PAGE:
This suggests that the system for encoding and retrieving explicit (episodic, semantic,
etc) memory differs from that of implicit. Due to the fact that procedural skill are hard to
verbalize also suggests that they are more likely to be implicitly learned than cognitive
skills.
Retention and Forgetting
Memories for skills do not deteriorate as fast as cognitive/explicit skills but still do with
non-use. However, it is hard to differentiate between a person who has truly lost the
memory for a motor skill, or has simply had their motor skill impaired. This is why we
observe neural activity in order to determine which it is. Loss of skill through non use is
called skill decay. It is similar to the forgetting of explicit memory. Therefore injuries
and deficits can cause skill decay. Forgetting gets slower as time goes on, this is similar
to the learning curve, where learning is very rapid at first and then dies down.
New memories can also result in interference of old skill memories.
Transfer appropriate recall also helps and infringes on skill memory. When this happens,
one must transfer trained performance to the novel conditions.
Transfer of Training
Skills are often highly constrained in terms of how they can be applied. Skill memory can
be so specific that the introduction of other informative cues can disrupt performance.
Skills seem to be easily transferable to novel situations.

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Transfer specificity is the restricted applicability of some learned skills to specific
situations. This lead Thorndike to propose the identical elements theory which says that
the transfer of learned abilities to novel situations depends on the number of elements in
the new situation that are identical to those in the situation where they where encoded.
Generalization of learning occurs when we apply learning to novel situations and when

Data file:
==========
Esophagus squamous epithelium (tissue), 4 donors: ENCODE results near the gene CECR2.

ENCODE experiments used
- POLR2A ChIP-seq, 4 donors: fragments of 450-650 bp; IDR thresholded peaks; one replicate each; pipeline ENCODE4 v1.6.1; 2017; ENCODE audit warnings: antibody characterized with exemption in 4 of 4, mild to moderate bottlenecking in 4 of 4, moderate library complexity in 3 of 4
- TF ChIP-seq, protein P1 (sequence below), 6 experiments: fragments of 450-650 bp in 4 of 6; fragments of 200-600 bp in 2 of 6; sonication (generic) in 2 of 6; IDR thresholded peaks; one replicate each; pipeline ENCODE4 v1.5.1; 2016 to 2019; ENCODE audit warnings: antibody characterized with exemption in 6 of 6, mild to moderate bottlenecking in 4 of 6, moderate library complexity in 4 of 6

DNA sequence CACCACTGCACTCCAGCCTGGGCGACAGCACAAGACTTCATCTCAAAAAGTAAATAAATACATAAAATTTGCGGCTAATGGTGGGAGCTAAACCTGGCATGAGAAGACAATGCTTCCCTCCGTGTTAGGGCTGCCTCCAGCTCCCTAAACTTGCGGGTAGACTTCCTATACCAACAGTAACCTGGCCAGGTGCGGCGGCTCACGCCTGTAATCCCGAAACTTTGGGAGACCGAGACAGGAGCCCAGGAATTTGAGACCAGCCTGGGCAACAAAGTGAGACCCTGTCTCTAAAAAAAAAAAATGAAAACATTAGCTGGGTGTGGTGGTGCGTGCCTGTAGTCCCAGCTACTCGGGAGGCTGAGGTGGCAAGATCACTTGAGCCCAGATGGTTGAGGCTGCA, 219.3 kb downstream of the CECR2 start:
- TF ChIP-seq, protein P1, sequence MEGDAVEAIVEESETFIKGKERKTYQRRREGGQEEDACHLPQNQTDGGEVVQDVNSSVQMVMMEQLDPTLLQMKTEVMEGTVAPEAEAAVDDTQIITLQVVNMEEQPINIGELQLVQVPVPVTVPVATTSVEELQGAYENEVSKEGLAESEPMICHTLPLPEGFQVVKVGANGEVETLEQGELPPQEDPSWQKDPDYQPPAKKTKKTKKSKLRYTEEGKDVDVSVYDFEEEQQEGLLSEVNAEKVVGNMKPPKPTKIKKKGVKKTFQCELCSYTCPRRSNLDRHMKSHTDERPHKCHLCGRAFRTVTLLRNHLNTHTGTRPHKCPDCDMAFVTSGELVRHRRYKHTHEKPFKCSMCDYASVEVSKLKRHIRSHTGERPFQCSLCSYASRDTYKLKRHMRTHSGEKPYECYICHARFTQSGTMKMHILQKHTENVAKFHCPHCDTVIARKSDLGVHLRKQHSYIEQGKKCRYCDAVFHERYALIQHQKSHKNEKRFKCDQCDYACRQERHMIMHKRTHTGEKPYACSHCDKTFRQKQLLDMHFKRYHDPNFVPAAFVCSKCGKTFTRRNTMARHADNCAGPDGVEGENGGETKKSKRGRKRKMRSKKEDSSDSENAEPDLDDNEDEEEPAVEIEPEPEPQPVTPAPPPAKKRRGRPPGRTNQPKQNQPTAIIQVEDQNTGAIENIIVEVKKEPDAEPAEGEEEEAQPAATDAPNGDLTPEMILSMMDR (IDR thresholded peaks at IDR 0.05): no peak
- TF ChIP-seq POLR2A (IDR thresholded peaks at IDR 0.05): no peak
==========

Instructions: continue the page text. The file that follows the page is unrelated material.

we apply it over time.
Practice improves performance and recall, thus increasing the stability and reliability of
skill memories over time. Skill acquisition models suggest that we stabilize skill
memories by converting them from memories for events and facts into memories for
predefined sequences of actions called motor programs.
Models of Skill Memory
Motor Programs and Rules
Becoming better = having a skill become more effortless
These models of skill learning focus not on organization but learning over time
Motor Programs and Rules
Automatic skills = expert
They are not reflexes however, since reflexes are inborn, involuntary responses to
stimuli. Motor programs are sequences of movements that an organism can perform
automatically and with minimal attention. They can either be inborn, like reflexes, or
learned (as an expert would).
To test whether or not a skill has become automatic is to remove the stimulus (juggling
balls) and see how the action is interrupted (or uninterrupted). Cognitive skills can to
become motor programs.
Skill memories may sometimes be memories for events and facts (or vice versa). Take
cooking from a recipe for example. You no longer need to read and follow the rules the
more familiar you become with a recipe.
Stages of Acquisitions
Fitts said that skill learning includes an initial period when an individual must exert some
effort to encode a skill, acquiring information through observation, instruction, trial and
error, or a combination of these things. After this the skill becomes more automatic or
habitual.
The first stage is called the cognitive stage: active thinking is required to encode the
skill. There is high dependence on memories of verbalized facts or rules at this stage.
The second stage is the associative stage: here we use stereotyped actions when
performing the skill and rely less on actively recalled memories of rules.
The autonomous stage is the third stage: here the skill has become a motor program. It
may be impossible to verbalize with any detail the specific movements being performed.
Performance may also cease to rely on verbalized memory or facts. You can perform the
skill without paying too much attention to it.